A federal lawsuit has been filed against Georgia law enforcement officers responsible for the mass arrest of more than 60 party-goers for a single bag of weed. The legal action, entered on behalf of seven named individuals and a “class of similarly situated persons,” alleges that deputies with the Cartersville, Georgia police department and the Bartow County Sheriff’s Department violated the plaintiffs’ constitutional rights when they entered a private home without a search warrant and arrested more than 60 people enjoying a party.
“Without any reasonable or particularized suspicion to believe that any individual visitor, let alone every person at the party, possessed, had knowledge of, or exercised control over the suspected marijuana located in the private home, Cartersville police officers announced that no one was free to leave and detained and seized everyone at the party,” reads the lawsuit, which was filed with support from the Southern Center for Human Rights.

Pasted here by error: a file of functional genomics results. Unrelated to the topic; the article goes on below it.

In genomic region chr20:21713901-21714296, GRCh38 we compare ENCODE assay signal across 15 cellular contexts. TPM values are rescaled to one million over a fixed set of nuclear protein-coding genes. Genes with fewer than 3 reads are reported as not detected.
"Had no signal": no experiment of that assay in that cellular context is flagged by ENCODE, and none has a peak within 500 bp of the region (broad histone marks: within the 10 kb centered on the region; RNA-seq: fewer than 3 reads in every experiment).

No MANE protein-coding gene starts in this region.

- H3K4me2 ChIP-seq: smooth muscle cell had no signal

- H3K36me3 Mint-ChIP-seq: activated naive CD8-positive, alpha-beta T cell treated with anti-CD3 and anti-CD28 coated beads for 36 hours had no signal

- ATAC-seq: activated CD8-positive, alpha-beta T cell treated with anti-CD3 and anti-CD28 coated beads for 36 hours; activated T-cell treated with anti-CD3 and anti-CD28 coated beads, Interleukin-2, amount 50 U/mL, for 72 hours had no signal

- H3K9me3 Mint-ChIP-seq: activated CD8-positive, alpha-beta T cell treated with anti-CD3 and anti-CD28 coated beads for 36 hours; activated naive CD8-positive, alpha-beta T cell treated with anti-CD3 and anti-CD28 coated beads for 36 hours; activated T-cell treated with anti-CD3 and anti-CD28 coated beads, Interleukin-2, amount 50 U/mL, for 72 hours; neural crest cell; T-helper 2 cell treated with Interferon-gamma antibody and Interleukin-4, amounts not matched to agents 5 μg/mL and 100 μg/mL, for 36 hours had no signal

On New Year’s Eve, 2017, according to court documents and media reports, Cartersville police officers responding to a call of shots fired entered a private home where the party was being held. Once inside, police found an unattended bag containing less than one ounce of marijuana and announced that everyone was under arrest for possession of marijuana when no one claimed ownership of the pot. More officers and deputies from the sheriff’s department and the Bartow-Cartersville Drug Task Force were called to assist. The house was cleared and everyone was detained for two hours while a search warrant was obtained. During that time, the party guests were detained outside the home in freezing temperatures without access to bathroom facilities. Eventually, all of the party attendees, their hands secured with zip ties, were searched and transported to jail in sheriff’s department vans.